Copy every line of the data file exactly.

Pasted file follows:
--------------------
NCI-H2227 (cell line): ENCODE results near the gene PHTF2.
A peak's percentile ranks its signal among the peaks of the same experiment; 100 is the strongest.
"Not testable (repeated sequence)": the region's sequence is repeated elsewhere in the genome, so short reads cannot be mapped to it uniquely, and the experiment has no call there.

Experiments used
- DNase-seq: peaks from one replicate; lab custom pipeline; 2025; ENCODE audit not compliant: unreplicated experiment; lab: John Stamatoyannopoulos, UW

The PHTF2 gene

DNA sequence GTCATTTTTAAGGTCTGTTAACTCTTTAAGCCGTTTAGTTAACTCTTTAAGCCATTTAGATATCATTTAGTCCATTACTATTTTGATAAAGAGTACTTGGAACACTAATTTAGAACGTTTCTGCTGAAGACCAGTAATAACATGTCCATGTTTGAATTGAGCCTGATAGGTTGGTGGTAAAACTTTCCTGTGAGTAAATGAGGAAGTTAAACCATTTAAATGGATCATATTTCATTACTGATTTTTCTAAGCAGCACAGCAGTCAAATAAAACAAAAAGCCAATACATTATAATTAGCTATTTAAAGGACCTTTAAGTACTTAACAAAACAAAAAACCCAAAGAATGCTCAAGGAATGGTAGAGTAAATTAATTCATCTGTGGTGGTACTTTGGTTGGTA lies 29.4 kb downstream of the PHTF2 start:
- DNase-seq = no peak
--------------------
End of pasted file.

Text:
NCI-H2227 (cell line): ENCODE results near the gene PHTF2.
A peak's percentile ranks its signal among the peaks of the same experiment; 100 is the strongest.
"Not testable (repeated sequence)": the region's sequence is repeated elsewhere in the genome, so short reads cannot be mapped to it uniquely, and the experiment has no call there.

Experiments used
- DNase-seq: peaks from one replicate; lab custom pipeline; 2025; ENCODE audit not compliant: unreplicated experiment; lab: John Stamatoyannopoulos, UW

The PHTF2 gene

DNA sequence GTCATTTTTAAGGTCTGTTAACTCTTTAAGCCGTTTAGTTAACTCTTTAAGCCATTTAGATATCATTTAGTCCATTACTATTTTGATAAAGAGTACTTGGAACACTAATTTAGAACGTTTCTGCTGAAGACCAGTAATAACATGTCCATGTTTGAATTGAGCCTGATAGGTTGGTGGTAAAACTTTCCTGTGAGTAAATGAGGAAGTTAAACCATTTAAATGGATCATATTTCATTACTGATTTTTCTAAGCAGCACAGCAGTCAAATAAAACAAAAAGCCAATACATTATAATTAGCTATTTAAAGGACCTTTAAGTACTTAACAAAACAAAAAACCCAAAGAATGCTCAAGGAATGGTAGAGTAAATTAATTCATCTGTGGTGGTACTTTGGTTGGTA lies 29.4 kb downstream of the PHTF2 start:
- DNase-seq = no peak